Coverage of law-enforcement beating, tear-gassing, and killing peaceful protesters describes what happened as “clashes,” as though teenagers with fireworks and riot police with tanks were equivalent opposing forces.
America’s paper of record, the New York Times, regularly platforms bigots describing themselves as “concerned parents” to attack trans and gender non-conforming youth, framing the existence of gender transition as fraught with dangers that don’t exist under the guise of “just asking questions.”
Countless news organizations take a similar tack with climate change, pretending there is a lack of consensus on global warming’s effects to placate the wealthy corporations that sponsor such coverage.
Reproductive justice, voting rights, the political spectrum itself … There is nothing that America’s legacy media won’t soft-pedal if it upsets some Wall Street bro’s golf game, but heaven forbid NPR say “pregnant people” even once.
Come wintertime, every cable news broadcast leads with stories of corporations deluged with hate for wishing customers “Happy Holidays,” but if a minor university’s speech guidelines suggest not using racial slurs, suddenly America’s gone soft.
There’s something particularly rich in much of this scolding coming from media men who have spent the past decade demanding women stop worrying so much about the erosion of their rights, or that anti-war protesters stop waving rude signs at the Pentagon.
When the GOP chanted “lock her up” at a former First Lady and Secretary of State, pundits told audiences these dangerous criminals were just kidding. When a violent mob broke into the United States Capitol to try to overthrow an election, TV commentators described them as a tourist group, akin to a rally for a victorious sports team.
Packer, now so against euphemism, actually made quite a name for himself during the run-up to the Iraq War, chiding opponents for being mean about their resistance to bomb other countries just because we could. Cable commentator Bill Maher pretends to be a warrior for the cause of free speech when it’s a friend of his being attacked, like a wealthy comedian or a right-wing journalist. But if someone asks him to consider the free speech rights of college activists or trans people, he tells them to shut up.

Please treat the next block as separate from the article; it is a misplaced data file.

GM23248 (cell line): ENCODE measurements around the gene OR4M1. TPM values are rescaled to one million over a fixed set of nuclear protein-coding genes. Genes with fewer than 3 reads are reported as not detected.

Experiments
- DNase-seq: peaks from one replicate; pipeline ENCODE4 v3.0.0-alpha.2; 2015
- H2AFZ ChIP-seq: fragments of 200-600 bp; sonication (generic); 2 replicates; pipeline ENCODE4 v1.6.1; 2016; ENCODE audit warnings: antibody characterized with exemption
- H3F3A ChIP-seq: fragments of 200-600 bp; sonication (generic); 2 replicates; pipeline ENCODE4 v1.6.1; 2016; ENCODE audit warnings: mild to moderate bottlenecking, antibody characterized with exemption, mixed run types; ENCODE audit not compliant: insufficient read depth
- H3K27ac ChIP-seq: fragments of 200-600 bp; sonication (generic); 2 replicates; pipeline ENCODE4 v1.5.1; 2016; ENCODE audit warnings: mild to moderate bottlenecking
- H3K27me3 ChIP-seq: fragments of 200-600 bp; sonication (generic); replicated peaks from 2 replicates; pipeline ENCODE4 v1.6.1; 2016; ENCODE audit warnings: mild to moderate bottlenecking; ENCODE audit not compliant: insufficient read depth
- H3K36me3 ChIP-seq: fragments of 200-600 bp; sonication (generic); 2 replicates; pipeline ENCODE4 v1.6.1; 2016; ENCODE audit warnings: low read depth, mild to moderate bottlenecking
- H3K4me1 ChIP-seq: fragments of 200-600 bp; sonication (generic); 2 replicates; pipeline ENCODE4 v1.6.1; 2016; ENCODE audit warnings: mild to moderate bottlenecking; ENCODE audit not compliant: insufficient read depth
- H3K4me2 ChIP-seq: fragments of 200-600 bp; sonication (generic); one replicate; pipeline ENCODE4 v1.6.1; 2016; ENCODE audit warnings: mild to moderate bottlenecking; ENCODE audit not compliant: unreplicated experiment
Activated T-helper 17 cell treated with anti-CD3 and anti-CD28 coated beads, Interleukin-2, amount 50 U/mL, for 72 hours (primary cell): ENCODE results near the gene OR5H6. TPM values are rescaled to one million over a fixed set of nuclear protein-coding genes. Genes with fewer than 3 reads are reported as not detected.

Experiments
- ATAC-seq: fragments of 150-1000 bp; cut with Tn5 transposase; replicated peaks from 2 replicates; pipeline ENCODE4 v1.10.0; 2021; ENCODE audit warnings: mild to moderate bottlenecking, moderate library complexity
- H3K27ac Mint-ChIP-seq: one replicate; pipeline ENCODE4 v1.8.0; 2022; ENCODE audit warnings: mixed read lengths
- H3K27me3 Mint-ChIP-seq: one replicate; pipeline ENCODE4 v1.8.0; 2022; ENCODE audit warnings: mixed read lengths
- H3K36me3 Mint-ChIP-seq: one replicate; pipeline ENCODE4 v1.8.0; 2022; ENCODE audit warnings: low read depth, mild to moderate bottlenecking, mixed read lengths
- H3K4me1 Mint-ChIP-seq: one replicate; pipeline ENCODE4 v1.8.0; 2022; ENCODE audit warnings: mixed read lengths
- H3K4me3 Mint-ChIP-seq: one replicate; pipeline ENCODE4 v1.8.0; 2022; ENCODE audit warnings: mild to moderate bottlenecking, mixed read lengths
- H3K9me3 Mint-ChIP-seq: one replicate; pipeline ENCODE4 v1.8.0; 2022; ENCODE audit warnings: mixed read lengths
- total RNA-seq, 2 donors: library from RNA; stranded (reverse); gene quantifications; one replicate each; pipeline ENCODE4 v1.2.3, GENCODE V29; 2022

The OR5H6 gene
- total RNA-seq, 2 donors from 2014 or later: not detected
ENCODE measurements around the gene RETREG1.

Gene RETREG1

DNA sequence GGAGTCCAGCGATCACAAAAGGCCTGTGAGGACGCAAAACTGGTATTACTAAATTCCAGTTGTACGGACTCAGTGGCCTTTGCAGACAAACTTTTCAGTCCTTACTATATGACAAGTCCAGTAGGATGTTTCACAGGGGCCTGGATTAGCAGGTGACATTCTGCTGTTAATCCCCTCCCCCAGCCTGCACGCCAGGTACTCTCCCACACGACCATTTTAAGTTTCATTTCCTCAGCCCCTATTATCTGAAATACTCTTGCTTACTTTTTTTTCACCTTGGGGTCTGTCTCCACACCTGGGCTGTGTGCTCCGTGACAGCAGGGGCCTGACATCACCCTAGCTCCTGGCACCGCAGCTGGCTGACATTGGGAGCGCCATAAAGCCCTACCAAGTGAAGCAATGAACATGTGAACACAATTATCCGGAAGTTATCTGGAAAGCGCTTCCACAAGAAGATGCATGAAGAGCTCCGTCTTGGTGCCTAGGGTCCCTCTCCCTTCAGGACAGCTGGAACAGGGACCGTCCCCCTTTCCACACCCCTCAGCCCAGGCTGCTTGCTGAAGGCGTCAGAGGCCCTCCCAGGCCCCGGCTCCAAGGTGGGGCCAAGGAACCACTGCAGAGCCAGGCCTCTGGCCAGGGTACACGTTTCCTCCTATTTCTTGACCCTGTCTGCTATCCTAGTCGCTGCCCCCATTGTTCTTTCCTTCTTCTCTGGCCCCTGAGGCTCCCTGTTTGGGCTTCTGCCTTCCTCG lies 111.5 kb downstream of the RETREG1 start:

For years, pundits have been lecturing people under threat about keeping their voices down, their heads lowered, not overreacting. No matter how violent the assault on our rights we must never respond with anything less than saintly decorum, lest we provoke an even more violent response.
And now the same people who for years have told us to calm down and stop calling monsters by their monstrous names are saying language is too flat and dull and lacks the urgency of the moment? Now that language aims to comfort the afflicted instead of afflicting the comfortable, they want to storm the barricades?
I’ve written before in this space about the need to call things what they are, about the way the corporate media convinces its audience the powerful are powerless.
Euphemisms that feed political apathy, that blur the intentions of fascist forces in America, that pretend everyone is on an equal playing field and everything is fine, those are right and proper and serious and good.
Packer and those like him pushing this line about equity language being a threat to the truth are not speaking up for incisive writing. They’re asking that only the truths that make them uncomfortable be obscured.